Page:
Does Therapy Need a Makeover?

549877_426885014065930_1556606199_nI’m on a mission to convey to people everywhere that working on your emotional life is a positive and useful endeavor that yields good results.

I may have my work cut out for me. I have a deep concern that most people have negative associations with words like therapy or mental health.

Essentially, I worry that people think they are healthy as long as they don’t “need” to go to therapy. Therapy is seen as evidence of illness, instead of a way to accomplish wellness.

I love what I do. My day tends to be uplifting, fun, interesting, inspiring and motivating. The fabulous clients I work with do come for depression, anxiety, trauma, anger, and other issues. I listen, empathize, and validate feelings.

The work, however, is focused on finding ways to make life feel better and more fulfilling.

Through conversation, education, reflection and connection, I help people find ways to look at their situations in a more helpful way and take actions that increase their life satisfaction. It’s a pretty great way to make a living.

Still, when I think about “mental health” as a topic or as a profession, it seems heavy and a bit yucky. Even I don’t like it’s reputation, and I’m happily in the field.

I want this to change. We can find ways to be happier, healthier, and wiser. We can work on ourselves not because we are sick, but because we want to be well.

I believe that my calling is to find some way to communicate on a large scale that we need to focus on our emotional well-being. I want emotional wellness to be a topic that we all talk about and teach our children.

I’m not sure what it will take. New words? A whole new system? New options? I need your help so that I can figure out how to fulfill my mission. Please share your thoughts:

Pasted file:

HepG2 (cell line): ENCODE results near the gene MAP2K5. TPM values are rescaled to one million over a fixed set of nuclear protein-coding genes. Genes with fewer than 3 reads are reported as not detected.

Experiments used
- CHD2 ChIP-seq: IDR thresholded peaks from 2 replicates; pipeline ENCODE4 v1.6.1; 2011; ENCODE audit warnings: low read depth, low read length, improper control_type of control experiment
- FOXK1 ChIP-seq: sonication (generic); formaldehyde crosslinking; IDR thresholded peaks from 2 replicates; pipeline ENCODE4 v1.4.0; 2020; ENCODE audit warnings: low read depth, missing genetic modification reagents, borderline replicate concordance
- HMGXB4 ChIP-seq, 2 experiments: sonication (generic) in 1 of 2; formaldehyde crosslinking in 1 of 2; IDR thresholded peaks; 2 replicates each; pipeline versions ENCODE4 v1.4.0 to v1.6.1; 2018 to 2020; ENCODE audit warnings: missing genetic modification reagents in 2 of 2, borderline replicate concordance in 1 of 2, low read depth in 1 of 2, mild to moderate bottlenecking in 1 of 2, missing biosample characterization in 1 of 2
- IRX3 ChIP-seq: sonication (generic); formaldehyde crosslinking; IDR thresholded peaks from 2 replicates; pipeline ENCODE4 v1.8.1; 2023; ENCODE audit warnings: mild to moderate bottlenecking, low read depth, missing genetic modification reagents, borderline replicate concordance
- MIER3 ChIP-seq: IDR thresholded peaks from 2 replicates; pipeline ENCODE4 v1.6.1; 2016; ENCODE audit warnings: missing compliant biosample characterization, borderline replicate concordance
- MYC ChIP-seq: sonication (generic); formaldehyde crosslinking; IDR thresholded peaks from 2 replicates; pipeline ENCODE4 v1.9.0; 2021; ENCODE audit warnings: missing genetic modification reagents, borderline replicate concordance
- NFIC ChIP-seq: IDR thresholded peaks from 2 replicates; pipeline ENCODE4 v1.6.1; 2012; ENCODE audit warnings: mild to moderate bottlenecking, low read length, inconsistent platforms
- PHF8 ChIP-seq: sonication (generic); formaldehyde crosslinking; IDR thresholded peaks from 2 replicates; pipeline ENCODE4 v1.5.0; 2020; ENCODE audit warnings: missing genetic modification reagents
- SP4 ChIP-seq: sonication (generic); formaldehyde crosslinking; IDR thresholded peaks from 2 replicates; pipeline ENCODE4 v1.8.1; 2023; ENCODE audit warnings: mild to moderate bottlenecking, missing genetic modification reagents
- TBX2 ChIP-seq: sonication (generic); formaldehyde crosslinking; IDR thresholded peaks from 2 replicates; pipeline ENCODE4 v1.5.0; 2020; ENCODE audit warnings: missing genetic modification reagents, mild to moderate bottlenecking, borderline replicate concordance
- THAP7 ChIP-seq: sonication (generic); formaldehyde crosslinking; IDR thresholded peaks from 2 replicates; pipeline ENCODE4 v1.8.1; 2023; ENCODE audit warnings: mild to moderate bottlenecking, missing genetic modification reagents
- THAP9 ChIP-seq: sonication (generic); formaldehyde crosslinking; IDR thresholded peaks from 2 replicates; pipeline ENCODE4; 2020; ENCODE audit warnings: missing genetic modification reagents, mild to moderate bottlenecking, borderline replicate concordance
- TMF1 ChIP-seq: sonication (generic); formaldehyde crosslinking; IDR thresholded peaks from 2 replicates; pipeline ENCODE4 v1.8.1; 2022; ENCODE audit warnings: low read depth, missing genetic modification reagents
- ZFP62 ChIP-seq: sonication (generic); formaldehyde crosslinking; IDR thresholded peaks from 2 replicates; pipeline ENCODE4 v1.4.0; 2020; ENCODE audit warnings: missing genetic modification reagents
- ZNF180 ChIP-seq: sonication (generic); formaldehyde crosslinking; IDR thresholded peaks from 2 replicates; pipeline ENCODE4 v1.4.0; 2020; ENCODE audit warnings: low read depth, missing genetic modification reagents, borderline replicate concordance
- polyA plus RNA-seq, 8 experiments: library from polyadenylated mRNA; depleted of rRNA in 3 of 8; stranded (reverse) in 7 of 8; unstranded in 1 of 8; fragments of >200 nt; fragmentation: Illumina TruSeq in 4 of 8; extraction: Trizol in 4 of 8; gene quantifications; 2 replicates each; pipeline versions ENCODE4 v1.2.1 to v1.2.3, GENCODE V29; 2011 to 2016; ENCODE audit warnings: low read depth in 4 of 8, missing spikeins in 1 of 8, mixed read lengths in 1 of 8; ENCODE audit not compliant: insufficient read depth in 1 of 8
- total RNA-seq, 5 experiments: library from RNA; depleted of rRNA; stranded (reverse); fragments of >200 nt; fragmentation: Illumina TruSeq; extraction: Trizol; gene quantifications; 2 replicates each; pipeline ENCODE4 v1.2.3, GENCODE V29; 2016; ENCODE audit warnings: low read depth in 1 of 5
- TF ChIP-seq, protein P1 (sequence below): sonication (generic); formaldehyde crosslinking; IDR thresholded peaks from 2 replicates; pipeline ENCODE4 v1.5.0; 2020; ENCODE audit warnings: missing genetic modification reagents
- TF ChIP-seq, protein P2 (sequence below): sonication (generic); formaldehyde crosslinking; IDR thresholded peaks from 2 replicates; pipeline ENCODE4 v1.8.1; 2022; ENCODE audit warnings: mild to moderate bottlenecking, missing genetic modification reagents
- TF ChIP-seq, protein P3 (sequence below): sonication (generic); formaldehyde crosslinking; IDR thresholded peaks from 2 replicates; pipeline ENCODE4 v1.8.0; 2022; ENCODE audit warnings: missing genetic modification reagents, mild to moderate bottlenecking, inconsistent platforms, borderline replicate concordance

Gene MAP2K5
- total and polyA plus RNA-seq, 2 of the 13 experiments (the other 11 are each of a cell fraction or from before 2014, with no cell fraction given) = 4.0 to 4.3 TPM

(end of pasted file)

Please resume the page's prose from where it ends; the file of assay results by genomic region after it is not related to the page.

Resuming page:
What do you really think about therapy? Have you ever thought about ways to improve your emotional wellness? Am I right? Is there a PR issue here? What would make it more appealing? How do I convince people that investing in emotional well-being is truly a positive thing and not an admission of defect? 


  1. Emily Caswell

    I couldn’t agree more! I think therapy is life-changing, always helpful and often absolutely necessary. I have been in therapy several times, first when I was in high school and more recently as an adult, both times to deal with severe anxiety. I was warned by some family members not to share this experience, though I’m not sure why. Was it because others would worry about me unnecessarily? Or because it was “bad” to need therapy? Perhaps it makes other family members feel that they haven’t done their job properly?

    In spite of that warning I have always been open about how helpful therapy has been to me, and have recommended it to everyone. I even joke that I haven’t done my job as a parent if my children don’t need therapy! 🙂

    We can go to the gym to work out and eat good food to get healthier without feeling “defective” first…why can’t we think of our mental and emotional well-being in the same way? Even if you’re mostly doing it right, there is always room for improvement.

    • Hannah

      Thank you so much for your comments, Emily. We really need to stop having shame about wanting to address our emotional health. It’s important and helpful. It really should be common sense. I wonder if there is more that the profession can do to help people understand the value? That’s what I want to do. To really find ways that make it easy and acceptable to work on our emotional well-being.

  2. another jennifer

    I feel like the mental health field could use a good re-branding. Our image of what therapy is needs to be reframed. The biggest challenge is that most therapists aren’t as eloquent as you are when it comes to reframing these thoughts and images of mental health. I love that you are taking this problem head on, Hannah!